Finally “Composability”; mapping
both result in
If we have two mapping functions. For instance if we introduced a lowercase to uppercase mapping function:
It does not matter which mapping we perform first (ignoring the letters in the html tag):
- lower to upper followed by making the string HTML:
- “Example” becomes “EXAMPLE” and
- then “<b>EXAMPLE</b>“, or
- making the string HTML and the converting the content from lower to upper case:
- “Example” ==> “<b>Example</b>”
- ==> “<b>EXAMPLE</b>“,
with the same result.
The following functions provide facilities for converting data, and the functions that manipulate them, from simpler (Lower) form to complex (Upper/Monadic) forms.
This function performs the conversion/mapping from Lower to Upper data types. It might be worthwhile formulating the reciprocal function, and/or extending this function so an optional second parameter can supply an Upper data variable to form the bases of a new variable.
Unit( Lower) -> Upper
The Bind function expects two arguments, a monadic (upper) value (mv) and a monadic (lifted) function (mf). The first argument (monadic value) is in the Upper form, which is checked and only used if valid. The second argument is a function that uses the lower form data (once extracted from its monadic value) to generate a new monadic value.
Bind( Upper, f(Lower) -> Upper) -> Upper
The Bind function enables composition of lower functions by wrapping them in upper forms. But the upper form can perform much more than calling lower functions, and wrapping/unwrapping data forms, such as: logging, state maintenance, mapping (filtering), etc.
BIND can be used in a wide variety of ways with the two most common being recursive or sequential. In the recursive form an MF will decide to call itself until a guard condition is met (such as running out of data or functions). The sequential approach employs a Do Monad function that is passed three things:
- The Monad (Bind and Unit functions)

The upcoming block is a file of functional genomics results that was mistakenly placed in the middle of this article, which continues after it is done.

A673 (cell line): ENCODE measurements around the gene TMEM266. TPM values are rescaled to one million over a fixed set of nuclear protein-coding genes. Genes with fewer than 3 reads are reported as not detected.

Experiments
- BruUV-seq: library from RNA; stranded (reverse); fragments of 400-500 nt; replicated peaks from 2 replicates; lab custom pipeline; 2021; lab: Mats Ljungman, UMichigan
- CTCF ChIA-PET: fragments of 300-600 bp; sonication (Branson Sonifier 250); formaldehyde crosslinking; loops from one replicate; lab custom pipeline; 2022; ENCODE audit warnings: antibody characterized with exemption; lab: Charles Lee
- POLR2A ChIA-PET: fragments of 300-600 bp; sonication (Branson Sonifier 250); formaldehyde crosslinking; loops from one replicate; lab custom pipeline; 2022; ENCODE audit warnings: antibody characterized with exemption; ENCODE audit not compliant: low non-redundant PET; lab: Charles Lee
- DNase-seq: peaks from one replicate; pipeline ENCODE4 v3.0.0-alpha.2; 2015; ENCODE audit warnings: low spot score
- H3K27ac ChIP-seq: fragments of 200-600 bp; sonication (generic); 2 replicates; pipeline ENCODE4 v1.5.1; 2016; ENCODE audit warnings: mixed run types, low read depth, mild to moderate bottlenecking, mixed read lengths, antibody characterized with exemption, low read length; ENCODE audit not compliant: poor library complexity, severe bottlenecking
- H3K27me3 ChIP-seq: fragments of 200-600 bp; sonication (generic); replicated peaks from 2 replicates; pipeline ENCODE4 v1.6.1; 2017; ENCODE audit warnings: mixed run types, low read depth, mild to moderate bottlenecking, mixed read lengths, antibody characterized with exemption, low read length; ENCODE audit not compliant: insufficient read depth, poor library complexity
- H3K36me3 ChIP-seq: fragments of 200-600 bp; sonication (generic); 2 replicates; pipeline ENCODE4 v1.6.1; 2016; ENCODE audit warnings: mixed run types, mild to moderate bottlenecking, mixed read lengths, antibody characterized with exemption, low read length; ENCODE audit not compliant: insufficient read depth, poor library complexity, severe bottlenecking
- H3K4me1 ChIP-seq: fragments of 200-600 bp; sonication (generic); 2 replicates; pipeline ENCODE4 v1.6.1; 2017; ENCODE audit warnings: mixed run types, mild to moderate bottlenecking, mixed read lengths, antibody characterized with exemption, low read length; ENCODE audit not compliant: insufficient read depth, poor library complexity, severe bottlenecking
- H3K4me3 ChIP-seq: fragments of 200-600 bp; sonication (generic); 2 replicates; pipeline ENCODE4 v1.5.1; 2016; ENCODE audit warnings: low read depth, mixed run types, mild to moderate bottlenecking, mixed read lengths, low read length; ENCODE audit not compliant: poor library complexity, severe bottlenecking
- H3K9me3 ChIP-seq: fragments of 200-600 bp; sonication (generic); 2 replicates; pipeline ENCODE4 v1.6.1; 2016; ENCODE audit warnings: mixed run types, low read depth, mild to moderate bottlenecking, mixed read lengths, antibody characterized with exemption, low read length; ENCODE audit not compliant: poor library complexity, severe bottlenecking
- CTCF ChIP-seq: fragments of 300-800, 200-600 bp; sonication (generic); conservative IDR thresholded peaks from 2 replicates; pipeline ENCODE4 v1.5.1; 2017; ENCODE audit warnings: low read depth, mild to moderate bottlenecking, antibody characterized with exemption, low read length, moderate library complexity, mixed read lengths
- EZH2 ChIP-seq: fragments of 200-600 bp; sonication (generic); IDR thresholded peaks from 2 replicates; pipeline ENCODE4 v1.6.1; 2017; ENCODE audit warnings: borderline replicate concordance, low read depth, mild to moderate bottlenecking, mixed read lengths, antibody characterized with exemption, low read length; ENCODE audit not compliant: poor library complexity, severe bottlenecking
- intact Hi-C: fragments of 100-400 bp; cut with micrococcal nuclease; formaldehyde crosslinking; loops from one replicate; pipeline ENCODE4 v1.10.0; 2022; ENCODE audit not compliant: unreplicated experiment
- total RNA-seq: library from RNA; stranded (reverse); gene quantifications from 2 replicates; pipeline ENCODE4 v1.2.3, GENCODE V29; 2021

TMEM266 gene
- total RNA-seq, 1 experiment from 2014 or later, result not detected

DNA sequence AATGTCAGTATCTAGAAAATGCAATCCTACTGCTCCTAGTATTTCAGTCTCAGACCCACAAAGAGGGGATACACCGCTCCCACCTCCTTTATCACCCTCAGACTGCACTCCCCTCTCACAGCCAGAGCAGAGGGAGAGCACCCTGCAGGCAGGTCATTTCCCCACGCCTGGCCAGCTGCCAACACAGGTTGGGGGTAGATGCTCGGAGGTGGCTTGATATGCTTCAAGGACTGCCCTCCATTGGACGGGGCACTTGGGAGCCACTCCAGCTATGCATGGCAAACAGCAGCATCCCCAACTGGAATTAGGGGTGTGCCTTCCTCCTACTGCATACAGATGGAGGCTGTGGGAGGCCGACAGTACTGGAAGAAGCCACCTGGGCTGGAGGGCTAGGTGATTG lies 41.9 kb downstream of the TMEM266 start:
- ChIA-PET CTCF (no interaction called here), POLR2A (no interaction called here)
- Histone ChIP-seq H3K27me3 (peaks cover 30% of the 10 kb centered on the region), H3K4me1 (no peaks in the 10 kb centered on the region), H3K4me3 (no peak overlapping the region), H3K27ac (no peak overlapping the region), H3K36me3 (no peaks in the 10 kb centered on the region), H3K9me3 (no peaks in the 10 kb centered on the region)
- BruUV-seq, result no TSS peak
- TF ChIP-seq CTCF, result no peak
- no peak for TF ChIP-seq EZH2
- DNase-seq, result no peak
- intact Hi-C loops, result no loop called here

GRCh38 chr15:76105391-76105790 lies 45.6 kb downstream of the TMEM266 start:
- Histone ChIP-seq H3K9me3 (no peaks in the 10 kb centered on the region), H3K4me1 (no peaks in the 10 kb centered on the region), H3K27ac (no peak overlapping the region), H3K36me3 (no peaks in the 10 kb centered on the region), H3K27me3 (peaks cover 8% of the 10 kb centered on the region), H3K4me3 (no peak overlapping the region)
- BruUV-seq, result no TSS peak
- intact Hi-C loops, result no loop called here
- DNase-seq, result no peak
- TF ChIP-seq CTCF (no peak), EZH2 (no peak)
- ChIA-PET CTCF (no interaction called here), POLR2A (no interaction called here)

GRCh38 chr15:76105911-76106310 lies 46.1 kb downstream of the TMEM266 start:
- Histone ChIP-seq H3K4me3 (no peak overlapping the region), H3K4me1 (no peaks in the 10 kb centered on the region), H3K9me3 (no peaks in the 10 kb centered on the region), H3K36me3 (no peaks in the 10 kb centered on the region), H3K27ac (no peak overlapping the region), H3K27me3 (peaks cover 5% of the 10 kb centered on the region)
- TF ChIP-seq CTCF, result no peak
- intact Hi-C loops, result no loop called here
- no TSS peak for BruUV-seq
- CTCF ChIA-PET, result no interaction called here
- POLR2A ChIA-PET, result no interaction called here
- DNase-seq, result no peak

- An array of Lower functions or data sets
- A completion function, that extracts the Lower data from the processed Upper data.
Given a function for processing Lower data from Lower data, it generates a function that expects Lower data, performs the required processing (using the original function), and returns the result in the Upper data type. This function calls on the UNIT function, described above, to convert the output of the original (lower to lower) function to the Upper data form. The result of LIFTing is a function that is based on the original (lower to lower) function but now produces data in the upper form. This is the Monadic (version of the original) function (mf).
Lift( f(Lower) -> Lower) -> f(Lower) -> Upper
Unit( f(Lower))(Lower) -> Upper
Critical Aspects to Monads
I think two of the critical aspects of using monads in this manner are:
- By using the Upper form functions the application is benefiting (through abstraction) from a more maintainable simpler code base.
- Upper form (BIND) functions perform the conversions to and from (U==>L then L==>U) Upper/Lower data types, in order to call Lower form functions but return data in the Upper form.
I still maintain my original opinion of monads for FP. They represent a kludge, a mechanism for isolating impure operations from the rest of a pure FP implementation. However, I can appreciate they have a very valid capability in a variety of use cases.
Update: December 2015
I am beginning to form the opinion that the reason Monads could be so difficult to grasp might be because they are even more an abstraction than a design pattern. Design Patterns are usually a implementation-agnostic but prescriptive approach to solving a specific, and very common, technical challenge. However, monads do not solve a specific problem but offer a more generic approach to addressing a range of problems in a declarative and purely functional manner. A meta-pattern if you will.
Update: January 2016